Grim Morrigan, Guardian of the Ward and part-time private detective, polices the Folk, the clans of fairies who live in the foothills outside Denver. But his main job is concealing their true nature from the mortals around them.
Enter mortal Annie Duran, who hires him to look for her brother Richard, missing and presumed dead for ten years. Annie has seen Richard in the parking lot of the nightclub where she works. Now she wants answers, and Grim’s supposed to find them.
The quest for Richard ensnares both Grim and Annie in a sinister conspiracy involving kidnapped women and outlaw magic. But they also discover their own overwhelming attraction to each other.
When Annie herself disappears, Grim’s need for answers becomes even more urgent. With the help of a dissolute prince and a motley crew of unlikely fairies, Grim confronts a rebellion among the Folk.
And it may take more than just magic and luck to save both Annie and Grim this time.
A wall of darkness had appeared in the road, snuffing out the light. The illumination from their chemlights seemed to bounce back, unable to penetrate the gloom.
Behind her, Grim brought the car to a stop. “What is it?”
“Darkness,” Bertie said tersely. “All dark.”
A sound seemed to grow in front of them, a roaring grumble, like a distant waterfall. A distant waterfall that was somehow getting louder. Annie bit her lip, piercing the dark with her suddenly puny flare.
“It’s coming closer,” Bertie said softly.
Annie stared. The wall of darkness was moving, blanking out everything it touched. Annihilating the night around them.
The SUV door opened behind her.
“Annie,” Grim urged. “Get inside.”
“What about the light?”
“Screw the light! Get in the damn car.”
Bertie stepped in front of her, taking the flare from her hand. “Do what he says.” He moved into the middle of the road, extending his arms with a Cyalume in each hand.
Annie ducked into the car beside Grim, slamming the door behind her. The rumble seemed to be coming from the inky wall, like the sound of darkness advancing.
In front of them, Bertie extended his arms from his body in a V. The Cyalumes trembled. Grim opened the door again. “The flares don’t help. Get in, Bertie. Now.”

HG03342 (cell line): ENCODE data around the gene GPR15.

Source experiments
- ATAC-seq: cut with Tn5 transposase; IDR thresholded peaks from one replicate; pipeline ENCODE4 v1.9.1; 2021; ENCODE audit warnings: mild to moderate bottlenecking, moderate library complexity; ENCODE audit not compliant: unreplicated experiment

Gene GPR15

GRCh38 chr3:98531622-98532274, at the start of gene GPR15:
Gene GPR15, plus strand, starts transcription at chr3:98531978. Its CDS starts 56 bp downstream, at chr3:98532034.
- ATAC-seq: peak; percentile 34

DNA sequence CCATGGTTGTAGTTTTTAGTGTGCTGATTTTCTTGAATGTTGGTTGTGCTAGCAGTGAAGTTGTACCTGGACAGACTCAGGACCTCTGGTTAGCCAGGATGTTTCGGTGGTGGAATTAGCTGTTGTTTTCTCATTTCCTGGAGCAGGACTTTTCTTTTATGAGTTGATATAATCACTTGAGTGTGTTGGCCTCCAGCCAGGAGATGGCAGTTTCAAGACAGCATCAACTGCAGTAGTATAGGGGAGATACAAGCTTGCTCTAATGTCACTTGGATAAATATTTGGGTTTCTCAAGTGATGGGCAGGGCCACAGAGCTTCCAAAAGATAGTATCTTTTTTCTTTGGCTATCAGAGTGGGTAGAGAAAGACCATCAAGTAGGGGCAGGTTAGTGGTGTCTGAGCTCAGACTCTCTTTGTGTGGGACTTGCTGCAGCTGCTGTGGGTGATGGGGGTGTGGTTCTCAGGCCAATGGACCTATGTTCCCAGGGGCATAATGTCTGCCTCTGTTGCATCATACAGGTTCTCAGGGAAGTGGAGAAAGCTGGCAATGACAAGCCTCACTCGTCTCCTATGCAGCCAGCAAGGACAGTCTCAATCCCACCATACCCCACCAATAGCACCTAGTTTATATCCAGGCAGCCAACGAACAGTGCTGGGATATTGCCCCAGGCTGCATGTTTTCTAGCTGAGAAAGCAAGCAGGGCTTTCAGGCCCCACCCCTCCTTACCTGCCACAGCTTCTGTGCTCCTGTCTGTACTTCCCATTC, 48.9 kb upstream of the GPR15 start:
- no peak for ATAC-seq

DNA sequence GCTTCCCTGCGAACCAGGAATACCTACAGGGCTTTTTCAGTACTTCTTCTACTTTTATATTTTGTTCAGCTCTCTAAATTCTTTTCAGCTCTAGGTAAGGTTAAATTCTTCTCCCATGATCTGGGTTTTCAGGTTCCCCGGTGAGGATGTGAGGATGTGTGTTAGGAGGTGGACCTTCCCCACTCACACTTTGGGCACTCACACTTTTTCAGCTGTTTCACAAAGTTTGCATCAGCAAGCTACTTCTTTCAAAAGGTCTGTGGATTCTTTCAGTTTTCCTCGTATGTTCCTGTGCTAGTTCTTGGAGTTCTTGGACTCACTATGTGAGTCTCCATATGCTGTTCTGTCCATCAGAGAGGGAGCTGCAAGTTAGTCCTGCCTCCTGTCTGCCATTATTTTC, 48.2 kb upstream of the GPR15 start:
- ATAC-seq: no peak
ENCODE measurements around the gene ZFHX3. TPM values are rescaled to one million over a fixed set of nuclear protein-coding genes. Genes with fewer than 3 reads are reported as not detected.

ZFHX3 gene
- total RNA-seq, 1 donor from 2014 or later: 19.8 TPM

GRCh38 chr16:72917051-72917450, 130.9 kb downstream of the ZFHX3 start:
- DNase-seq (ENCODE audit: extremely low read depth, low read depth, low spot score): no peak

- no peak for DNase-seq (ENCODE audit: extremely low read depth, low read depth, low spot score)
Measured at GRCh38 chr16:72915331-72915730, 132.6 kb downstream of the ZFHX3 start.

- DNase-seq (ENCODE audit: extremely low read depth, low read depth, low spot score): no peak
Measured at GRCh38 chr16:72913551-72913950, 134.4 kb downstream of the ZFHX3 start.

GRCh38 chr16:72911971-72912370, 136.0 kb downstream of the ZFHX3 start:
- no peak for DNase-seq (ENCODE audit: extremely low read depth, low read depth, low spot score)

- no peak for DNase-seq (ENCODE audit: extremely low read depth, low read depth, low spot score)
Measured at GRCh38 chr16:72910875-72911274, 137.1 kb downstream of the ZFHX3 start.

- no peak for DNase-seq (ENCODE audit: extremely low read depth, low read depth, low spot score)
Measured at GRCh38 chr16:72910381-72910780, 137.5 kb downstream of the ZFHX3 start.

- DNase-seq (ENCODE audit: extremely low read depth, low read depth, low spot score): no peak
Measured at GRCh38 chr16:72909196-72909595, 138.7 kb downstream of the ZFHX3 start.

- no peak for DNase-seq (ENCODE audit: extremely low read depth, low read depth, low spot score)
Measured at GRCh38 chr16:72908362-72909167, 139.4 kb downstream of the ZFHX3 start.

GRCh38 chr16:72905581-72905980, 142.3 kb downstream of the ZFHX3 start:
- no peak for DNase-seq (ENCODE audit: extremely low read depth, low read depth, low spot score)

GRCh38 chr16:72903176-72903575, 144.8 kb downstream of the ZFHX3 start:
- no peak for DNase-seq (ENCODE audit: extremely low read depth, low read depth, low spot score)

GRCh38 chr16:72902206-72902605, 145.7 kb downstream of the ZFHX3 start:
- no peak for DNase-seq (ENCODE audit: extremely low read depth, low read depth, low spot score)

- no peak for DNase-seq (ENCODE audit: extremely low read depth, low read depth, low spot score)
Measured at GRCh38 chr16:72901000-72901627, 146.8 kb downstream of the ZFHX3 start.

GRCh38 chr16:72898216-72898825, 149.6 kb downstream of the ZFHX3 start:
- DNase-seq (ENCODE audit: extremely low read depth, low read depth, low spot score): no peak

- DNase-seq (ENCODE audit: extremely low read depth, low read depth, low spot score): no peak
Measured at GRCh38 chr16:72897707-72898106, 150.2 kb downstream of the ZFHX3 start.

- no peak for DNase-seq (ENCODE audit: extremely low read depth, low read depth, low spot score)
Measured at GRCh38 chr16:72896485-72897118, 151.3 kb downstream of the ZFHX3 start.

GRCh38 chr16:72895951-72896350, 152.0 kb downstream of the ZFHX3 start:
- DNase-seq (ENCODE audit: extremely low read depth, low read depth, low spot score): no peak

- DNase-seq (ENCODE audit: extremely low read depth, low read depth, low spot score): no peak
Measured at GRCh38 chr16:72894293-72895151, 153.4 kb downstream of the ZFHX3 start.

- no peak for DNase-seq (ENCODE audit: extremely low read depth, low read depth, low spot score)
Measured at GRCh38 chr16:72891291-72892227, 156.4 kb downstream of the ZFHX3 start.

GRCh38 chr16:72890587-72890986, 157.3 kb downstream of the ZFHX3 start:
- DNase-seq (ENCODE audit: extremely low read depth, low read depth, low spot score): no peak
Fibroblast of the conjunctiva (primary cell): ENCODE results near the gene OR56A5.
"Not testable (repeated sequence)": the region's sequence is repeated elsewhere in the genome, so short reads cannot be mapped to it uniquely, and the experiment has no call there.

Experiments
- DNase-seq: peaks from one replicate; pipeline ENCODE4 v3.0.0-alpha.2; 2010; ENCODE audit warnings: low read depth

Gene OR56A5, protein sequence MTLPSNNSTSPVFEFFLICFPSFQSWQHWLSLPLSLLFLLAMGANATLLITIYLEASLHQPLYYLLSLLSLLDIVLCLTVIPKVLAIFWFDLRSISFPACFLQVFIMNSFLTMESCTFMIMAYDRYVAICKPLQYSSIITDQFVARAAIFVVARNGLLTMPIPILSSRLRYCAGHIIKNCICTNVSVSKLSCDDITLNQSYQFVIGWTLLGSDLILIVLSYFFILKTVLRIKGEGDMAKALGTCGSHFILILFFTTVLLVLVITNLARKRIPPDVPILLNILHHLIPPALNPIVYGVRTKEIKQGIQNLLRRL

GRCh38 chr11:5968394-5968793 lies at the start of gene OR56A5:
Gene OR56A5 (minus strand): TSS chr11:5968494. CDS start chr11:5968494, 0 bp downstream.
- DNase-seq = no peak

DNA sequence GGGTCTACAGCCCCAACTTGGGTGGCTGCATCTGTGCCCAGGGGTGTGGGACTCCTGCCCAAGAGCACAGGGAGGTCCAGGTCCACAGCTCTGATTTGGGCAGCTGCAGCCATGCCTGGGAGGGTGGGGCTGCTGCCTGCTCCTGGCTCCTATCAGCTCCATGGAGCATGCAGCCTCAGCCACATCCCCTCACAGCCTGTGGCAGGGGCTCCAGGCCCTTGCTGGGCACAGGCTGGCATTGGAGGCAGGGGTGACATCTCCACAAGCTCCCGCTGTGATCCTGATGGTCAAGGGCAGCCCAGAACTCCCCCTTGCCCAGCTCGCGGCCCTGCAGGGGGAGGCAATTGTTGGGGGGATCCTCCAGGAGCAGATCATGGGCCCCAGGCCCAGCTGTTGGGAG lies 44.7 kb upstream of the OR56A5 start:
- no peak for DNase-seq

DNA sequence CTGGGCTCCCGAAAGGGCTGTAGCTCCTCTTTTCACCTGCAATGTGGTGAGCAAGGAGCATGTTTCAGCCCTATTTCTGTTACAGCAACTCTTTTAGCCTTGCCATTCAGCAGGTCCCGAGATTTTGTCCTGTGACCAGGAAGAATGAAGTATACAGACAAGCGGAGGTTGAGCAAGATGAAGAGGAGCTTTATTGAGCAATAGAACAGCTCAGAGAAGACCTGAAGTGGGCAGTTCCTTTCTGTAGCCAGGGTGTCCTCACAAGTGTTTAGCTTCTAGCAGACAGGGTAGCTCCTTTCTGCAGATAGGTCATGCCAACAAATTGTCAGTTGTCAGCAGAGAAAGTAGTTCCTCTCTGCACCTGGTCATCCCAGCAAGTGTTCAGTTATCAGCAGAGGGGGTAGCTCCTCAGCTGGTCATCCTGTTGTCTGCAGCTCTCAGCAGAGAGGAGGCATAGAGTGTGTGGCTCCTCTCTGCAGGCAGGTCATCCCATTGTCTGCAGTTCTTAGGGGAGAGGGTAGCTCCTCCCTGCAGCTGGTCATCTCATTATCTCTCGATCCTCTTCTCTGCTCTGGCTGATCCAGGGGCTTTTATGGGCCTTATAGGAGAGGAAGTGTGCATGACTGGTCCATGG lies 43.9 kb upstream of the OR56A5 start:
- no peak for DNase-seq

After another moment, Bertie opened the back door, bringing the lights with him. Their orange tinge glowed, ghostly inside the SUV.
“What is it?” Grim’s voice sounded tight.
“No idea. I’ve never seen anything like it before. What are you going to do?”
Grim pushed the SUV in gear. “Play chicken. With the armies of the night.”
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The Self-Aware Alpha
I’m not a big fan of traditional alpha heroes—the tormented tough guys who don’t much like women but are willing to make an exception in the heroine’s case. My problem with them stems from the only slightly latent misogyny in the concept and the fact that a lot of the alphas I’ve know in real life have been jerks. But I’m not particularly taken with the ill-defined “beta heroes” either. At best they seem to be alphas with a sense of humor. At worst, they’re just annoying.
So what am I looking for in a hero, anyway? It occurred to me the other day that what I really want is a self-aware alpha or SAA. Alphas do, in fact, have some positive characteristics. They’re usually honorable, loyal, and protective. To those positives, the SAA can add not just a sense of humor (which he usually has in spades), but a sense of the absurd—something the average alpha needs desperately.